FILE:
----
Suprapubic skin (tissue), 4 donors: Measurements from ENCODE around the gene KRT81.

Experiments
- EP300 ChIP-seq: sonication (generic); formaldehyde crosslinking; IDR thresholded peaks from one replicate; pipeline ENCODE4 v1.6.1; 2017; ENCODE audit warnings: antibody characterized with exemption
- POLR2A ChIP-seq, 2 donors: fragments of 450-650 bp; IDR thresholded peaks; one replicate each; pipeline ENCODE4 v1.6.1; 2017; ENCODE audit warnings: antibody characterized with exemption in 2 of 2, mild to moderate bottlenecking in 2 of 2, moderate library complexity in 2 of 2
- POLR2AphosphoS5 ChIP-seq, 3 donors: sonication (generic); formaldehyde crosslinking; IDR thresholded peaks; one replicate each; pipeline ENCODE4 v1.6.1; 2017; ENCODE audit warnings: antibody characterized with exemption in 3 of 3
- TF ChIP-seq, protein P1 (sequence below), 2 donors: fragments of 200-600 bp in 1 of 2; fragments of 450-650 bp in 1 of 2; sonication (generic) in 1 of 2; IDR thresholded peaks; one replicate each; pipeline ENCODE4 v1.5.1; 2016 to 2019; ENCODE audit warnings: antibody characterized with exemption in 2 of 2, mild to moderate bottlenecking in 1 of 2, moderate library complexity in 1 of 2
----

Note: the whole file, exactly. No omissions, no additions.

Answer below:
Suprapubic skin (tissue), 4 donors: Measurements from ENCODE around the gene KRT81.

Experiments
- EP300 ChIP-seq: sonication (generic); formaldehyde crosslinking; IDR thresholded peaks from one replicate; pipeline ENCODE4 v1.6.1; 2017; ENCODE audit warnings: antibody characterized with exemption
- POLR2A ChIP-seq, 2 donors: fragments of 450-650 bp; IDR thresholded peaks; one replicate each; pipeline ENCODE4 v1.6.1; 2017; ENCODE audit warnings: antibody characterized with exemption in 2 of 2, mild to moderate bottlenecking in 2 of 2, moderate library complexity in 2 of 2
- POLR2AphosphoS5 ChIP-seq, 3 donors: sonication (generic); formaldehyde crosslinking; IDR thresholded peaks; one replicate each; pipeline ENCODE4 v1.6.1; 2017; ENCODE audit warnings: antibody characterized with exemption in 3 of 3
- TF ChIP-seq, protein P1 (sequence below), 2 donors: fragments of 200-600 bp in 1 of 2; fragments of 450-650 bp in 1 of 2; sonication (generic) in 1 of 2; IDR thresholded peaks; one replicate each; pipeline ENCODE4 v1.5.1; 2016 to 2019; ENCODE audit warnings: antibody characterized with exemption in 2 of 2, mild to moderate bottlenecking in 1 of 2, moderate library complexity in 1 of 2